I also filter out most emails from automated tools that I consider as redundant to a special label that I almost never look at. For example, I almost never look at emails for code reviews. I have a plugin that informs me of incoming code review requests or comments on my code and a customized dashboard so I can quickly look at what my peer group is working on.

When I skim through the titles of the emails under a specific label, the grouping already helps me adjust quickly my prior on how important this email may be and its broader context.

I try to be responsive within a day to the emails addressed to me. I try to read, or mark as read, all my emails within a week.


I am based in Europe. Currently, most of my collaborators are either in Europe or in US. Therefore, afternoons/evenings is a common time for everyone. In my case, this is enough time for meetings, rarely reaching capacity. Syncing with people on the east coast of US is not a issue. It is much more challenging with people on the west coast, which in my case is mostly California. I try to limit these meetings to about 1/week because they are quite late for me due to the 9 hours difference.


I use it for mostly informal, quick turn-around communication. It takes about 10-15 minutes per day in my case, only in the afternoon/evening.

What I don’t do

I have a rule since essentially I started working full-time about 8-9 years ago. At work, I don’t browse non-work websites. This allows me to finish my working hours earlier than otherwise.

My particular situation

The above routine is personal, based on my circumstances. For context, I am a senior software engineer at Google located in Zurich.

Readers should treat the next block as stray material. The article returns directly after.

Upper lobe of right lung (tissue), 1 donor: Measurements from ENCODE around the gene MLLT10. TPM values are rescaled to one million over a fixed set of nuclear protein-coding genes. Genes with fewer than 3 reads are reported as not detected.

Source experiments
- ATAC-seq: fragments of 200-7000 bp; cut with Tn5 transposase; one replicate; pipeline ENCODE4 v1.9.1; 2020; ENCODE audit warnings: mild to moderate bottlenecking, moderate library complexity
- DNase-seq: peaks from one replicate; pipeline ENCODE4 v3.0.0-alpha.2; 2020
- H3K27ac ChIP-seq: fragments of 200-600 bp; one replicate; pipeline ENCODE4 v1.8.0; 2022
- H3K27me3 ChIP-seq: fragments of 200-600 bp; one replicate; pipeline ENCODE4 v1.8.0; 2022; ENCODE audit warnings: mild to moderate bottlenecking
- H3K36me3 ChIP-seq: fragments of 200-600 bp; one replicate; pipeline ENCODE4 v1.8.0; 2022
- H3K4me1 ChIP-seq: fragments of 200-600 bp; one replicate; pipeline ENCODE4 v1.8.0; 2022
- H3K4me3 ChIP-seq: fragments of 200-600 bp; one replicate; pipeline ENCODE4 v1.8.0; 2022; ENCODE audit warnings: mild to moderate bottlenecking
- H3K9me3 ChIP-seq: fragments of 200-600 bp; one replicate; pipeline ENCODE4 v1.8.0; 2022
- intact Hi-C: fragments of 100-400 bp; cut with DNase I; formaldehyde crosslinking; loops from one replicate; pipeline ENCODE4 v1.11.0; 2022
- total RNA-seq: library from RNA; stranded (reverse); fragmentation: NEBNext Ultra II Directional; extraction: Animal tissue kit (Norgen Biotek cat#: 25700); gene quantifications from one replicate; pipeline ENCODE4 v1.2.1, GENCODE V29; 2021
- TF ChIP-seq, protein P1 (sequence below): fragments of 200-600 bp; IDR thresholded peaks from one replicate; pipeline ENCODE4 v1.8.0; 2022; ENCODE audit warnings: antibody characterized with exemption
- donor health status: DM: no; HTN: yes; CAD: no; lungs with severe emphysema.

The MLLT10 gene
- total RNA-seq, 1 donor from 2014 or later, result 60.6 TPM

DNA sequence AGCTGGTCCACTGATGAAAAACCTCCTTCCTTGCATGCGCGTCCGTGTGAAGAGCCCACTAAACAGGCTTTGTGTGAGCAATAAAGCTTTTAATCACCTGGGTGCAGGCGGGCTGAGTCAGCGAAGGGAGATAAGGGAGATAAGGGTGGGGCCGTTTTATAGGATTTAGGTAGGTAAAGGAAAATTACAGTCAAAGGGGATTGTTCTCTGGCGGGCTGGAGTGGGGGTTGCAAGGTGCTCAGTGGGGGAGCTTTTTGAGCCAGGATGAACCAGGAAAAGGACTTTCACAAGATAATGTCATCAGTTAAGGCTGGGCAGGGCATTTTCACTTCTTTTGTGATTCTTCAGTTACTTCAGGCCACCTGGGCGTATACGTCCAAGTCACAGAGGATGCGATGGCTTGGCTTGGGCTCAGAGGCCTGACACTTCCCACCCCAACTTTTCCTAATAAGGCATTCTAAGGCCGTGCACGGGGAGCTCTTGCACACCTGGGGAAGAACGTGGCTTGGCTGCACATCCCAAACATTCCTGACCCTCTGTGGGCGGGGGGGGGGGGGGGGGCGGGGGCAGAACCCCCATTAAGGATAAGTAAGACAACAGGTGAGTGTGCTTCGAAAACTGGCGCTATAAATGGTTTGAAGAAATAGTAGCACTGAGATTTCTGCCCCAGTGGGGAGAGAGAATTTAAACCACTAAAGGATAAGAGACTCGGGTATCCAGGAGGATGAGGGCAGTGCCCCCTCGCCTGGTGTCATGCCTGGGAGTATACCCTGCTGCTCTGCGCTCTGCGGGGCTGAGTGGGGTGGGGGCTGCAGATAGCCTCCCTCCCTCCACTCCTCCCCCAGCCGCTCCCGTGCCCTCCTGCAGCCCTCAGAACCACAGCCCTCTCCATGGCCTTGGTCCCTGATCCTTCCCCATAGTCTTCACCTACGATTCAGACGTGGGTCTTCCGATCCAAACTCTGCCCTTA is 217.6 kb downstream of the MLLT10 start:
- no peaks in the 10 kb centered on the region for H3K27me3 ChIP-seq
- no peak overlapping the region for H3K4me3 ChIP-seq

It is quite likely that it doesn’t work well for others. Even in my case, it is possible that there is a much better way of organizing. I have been using this routine for about 2-3 years now, with small variations and to me it feels like an improvement compared to not splitting my day in two halves. I also tried to have a week of disabling interruptions, inspired by the book of “Deep Work” by Cal Newport, but that didn’t work for me, since a sufficient amount of changes/events happen that I need to consider or react.

Some chess rules for OTB play

I was recently reading some chess rules, and I bumped on cases which may be less well known:

  • Standard chess is at least 60 minutes per player.
  • Rapid is beyond 10 minutes.
  • Every second of increment counts as a minute.
  • For >2400 players, 120 min (or equivalent with inc) is the minimum supported time control for classical. For less strong players, faster is allowed.
  • Max 12 hours per day.
  • You only lose on the second illegal move.
  • Arbiter is supposed to intervene, even if players didn’t mention it, for illegal moves, if arbiter notices.